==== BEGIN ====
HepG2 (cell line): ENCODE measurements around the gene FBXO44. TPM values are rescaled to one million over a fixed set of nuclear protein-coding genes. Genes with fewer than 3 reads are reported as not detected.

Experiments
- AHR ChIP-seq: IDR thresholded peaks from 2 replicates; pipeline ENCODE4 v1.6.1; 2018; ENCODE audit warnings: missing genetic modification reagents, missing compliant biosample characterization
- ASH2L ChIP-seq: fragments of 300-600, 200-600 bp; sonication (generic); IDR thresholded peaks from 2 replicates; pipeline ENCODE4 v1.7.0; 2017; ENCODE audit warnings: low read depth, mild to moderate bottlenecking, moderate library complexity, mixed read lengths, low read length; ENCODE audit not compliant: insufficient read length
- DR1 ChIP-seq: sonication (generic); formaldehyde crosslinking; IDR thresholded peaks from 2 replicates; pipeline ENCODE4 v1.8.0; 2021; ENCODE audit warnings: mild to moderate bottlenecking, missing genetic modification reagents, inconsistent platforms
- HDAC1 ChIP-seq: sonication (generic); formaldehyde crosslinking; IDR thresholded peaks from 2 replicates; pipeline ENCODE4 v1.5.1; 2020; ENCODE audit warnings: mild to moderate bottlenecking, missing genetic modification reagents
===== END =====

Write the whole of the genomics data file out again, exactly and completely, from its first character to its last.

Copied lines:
HepG2 (cell line): ENCODE measurements around the gene FBXO44. TPM values are rescaled to one million over a fixed set of nuclear protein-coding genes. Genes with fewer than 3 reads are reported as not detected.

Experiments
- AHR ChIP-seq: IDR thresholded peaks from 2 replicates; pipeline ENCODE4 v1.6.1; 2018; ENCODE audit warnings: missing genetic modification reagents, missing compliant biosample characterization
- ASH2L ChIP-seq: fragments of 300-600, 200-600 bp; sonication (generic); IDR thresholded peaks from 2 replicates; pipeline ENCODE4 v1.7.0; 2017; ENCODE audit warnings: low read depth, mild to moderate bottlenecking, moderate library complexity, mixed read lengths, low read length; ENCODE audit not compliant: insufficient read length
- DR1 ChIP-seq: sonication (generic); formaldehyde crosslinking; IDR thresholded peaks from 2 replicates; pipeline ENCODE4 v1.8.0; 2021; ENCODE audit warnings: mild to moderate bottlenecking, missing genetic modification reagents, inconsistent platforms
- HDAC1 ChIP-seq: sonication (generic); formaldehyde crosslinking; IDR thresholded peaks from 2 replicates; pipeline ENCODE4 v1.5.1; 2020; ENCODE audit warnings: mild to moderate bottlenecking, missing genetic modification reagents